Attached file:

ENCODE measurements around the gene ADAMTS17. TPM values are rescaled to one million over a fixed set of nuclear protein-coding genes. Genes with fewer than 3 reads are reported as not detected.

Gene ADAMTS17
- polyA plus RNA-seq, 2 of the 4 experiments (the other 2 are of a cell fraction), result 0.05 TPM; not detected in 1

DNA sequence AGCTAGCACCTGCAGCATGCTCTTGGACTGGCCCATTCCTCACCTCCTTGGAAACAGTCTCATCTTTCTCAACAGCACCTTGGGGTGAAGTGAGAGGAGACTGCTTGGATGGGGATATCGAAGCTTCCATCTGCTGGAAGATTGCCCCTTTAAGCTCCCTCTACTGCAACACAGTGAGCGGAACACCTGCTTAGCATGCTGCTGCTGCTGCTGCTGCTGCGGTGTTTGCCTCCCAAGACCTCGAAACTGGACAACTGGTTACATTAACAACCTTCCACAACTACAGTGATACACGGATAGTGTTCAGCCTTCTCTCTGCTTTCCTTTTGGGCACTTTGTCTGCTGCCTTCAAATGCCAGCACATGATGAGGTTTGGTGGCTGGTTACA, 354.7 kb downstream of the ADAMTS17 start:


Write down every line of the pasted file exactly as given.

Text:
ENCODE measurements around the gene ADAMTS17. TPM values are rescaled to one million over a fixed set of nuclear protein-coding genes. Genes with fewer than 3 reads are reported as not detected.

Gene ADAMTS17
- polyA plus RNA-seq, 2 of the 4 experiments (the other 2 are of a cell fraction), result 0.05 TPM; not detected in 1

DNA sequence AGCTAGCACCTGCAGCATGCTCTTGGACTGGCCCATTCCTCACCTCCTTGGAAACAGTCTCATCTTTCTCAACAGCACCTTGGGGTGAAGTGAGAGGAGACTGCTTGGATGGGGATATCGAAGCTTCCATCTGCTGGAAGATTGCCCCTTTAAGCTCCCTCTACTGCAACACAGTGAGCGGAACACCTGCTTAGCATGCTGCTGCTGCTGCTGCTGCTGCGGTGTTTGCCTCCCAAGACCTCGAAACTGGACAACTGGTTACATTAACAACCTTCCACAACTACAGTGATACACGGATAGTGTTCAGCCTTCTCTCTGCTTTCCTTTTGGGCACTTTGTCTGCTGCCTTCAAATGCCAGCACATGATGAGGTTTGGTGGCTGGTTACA, 354.7 kb downstream of the ADAMTS17 start: